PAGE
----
History of The Old Mill

Steeped in traditional charm with its original oak beams, sluices and water wheel, The Old Mill, Aldermaston, is a tranquil river setting in 20 acres of countryside making it one of the most picturesque venues in Royal Berkshire. The history of The Old Mill can be traced back to the Domesday survey of 1086. Known then as Kingsmill it was held by William the Conqueror and valued at 20 shillings, along with the two fisheries at 5 shillings each.


In 1644 the second battle of Newbury saw Aldermaston and The Old Mill feature in one of the many skirmishes to take place at the time between the Cavaliers and Cromwell’s Roundheads. One such anniversary was fully re-enacted by the Sealed Knott Society, camping overnight in the Mill grounds and continuing their ‘ongoing’ battle towards Basing.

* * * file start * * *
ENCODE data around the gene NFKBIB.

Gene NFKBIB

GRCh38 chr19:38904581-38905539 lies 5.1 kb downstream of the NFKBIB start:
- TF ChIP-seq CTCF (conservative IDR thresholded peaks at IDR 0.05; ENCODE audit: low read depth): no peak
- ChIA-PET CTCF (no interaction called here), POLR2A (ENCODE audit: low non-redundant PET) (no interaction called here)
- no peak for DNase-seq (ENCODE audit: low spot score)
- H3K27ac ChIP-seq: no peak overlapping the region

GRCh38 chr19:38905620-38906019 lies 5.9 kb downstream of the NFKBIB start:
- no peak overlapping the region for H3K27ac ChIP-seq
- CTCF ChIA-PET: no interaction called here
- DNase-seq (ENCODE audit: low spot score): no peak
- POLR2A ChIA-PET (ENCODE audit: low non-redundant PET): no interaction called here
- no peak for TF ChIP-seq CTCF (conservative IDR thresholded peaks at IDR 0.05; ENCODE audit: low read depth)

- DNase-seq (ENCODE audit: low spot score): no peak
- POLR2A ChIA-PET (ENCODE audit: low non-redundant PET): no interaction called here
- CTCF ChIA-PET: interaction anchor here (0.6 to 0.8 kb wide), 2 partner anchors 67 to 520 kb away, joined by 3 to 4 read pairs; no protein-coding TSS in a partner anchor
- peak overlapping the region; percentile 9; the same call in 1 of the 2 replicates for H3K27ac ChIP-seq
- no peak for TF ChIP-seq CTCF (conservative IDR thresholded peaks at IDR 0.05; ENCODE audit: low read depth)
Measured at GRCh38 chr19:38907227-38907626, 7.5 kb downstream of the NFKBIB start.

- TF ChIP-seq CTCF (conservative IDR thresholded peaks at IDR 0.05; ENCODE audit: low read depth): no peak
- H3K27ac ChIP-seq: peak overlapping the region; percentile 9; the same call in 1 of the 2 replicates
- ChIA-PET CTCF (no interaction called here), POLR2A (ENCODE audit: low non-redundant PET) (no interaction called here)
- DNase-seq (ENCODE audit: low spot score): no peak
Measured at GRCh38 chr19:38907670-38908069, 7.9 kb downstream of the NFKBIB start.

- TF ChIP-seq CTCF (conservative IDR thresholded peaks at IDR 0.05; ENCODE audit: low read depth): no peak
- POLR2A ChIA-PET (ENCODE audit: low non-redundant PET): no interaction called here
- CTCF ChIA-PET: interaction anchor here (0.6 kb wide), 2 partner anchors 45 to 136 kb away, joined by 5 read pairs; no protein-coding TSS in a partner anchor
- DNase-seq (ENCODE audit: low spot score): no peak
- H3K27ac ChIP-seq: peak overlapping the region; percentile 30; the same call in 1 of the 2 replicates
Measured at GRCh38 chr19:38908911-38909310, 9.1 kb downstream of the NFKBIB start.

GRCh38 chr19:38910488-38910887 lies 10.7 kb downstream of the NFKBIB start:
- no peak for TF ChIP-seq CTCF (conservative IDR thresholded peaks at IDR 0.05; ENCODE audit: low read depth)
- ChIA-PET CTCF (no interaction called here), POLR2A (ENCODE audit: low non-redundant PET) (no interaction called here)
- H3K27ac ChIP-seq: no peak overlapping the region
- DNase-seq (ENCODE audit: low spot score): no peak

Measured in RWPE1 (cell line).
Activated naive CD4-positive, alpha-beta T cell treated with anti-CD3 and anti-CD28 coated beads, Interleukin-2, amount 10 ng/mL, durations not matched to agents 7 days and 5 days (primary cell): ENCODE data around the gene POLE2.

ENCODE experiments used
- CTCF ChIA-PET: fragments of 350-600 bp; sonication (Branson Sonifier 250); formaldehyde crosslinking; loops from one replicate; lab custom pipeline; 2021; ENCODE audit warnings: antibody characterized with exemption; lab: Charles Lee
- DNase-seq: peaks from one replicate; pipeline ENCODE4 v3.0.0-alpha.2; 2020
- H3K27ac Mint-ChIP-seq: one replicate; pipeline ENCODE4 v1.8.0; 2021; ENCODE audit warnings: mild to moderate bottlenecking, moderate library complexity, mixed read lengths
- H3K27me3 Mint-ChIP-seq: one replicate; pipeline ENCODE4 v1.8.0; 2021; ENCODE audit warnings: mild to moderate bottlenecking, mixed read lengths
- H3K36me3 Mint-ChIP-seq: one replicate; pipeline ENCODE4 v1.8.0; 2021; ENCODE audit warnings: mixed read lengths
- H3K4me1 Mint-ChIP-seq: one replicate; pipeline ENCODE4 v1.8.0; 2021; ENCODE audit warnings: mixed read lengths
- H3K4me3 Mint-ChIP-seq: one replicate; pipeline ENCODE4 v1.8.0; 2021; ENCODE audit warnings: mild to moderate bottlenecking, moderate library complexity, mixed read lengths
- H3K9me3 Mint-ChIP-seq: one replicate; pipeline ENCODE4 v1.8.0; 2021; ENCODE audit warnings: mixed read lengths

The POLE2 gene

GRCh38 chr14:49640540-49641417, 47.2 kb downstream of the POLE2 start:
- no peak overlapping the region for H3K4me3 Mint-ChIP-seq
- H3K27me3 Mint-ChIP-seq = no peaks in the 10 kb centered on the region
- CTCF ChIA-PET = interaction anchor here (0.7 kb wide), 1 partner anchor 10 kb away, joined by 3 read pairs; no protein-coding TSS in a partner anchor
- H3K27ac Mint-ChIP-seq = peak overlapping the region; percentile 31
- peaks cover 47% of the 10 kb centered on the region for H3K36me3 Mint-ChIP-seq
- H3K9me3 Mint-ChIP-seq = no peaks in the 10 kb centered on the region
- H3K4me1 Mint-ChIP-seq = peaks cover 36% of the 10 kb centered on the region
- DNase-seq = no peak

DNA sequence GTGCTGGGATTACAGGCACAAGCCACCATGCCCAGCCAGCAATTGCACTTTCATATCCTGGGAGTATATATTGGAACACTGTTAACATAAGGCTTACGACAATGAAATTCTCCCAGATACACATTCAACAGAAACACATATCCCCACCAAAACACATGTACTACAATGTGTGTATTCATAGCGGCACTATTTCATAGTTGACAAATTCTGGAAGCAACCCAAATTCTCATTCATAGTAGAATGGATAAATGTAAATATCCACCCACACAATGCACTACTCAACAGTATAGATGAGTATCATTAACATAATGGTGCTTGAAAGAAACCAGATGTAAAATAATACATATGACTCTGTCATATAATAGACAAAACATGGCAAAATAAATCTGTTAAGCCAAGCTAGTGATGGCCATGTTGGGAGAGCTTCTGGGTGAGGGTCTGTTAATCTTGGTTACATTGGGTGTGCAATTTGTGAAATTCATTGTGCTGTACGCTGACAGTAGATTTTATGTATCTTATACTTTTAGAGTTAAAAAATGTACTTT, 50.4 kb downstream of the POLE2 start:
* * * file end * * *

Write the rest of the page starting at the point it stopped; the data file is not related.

Recent history

The present Old Mill was built circa 1800 and used as a flour mill until the 1920s, trading with such companies as Huntley and Palmers. The original iron water wheel was removed during the Second World War and sold for weapons, in which time the Mill was used as a billet, tea rooms and guest house. In 1957 the top two storeys were removed and an oak floor was laid over the old flagstones. Today the Grade II listed buildings continue to exude their old English character and charm. Privately run by the Arlott family for more than 60 years, The Old Mill has earned a reputation for traditional home cooking and a friendly, personalised service.

You can read more abut the history of The Old Mill in this document.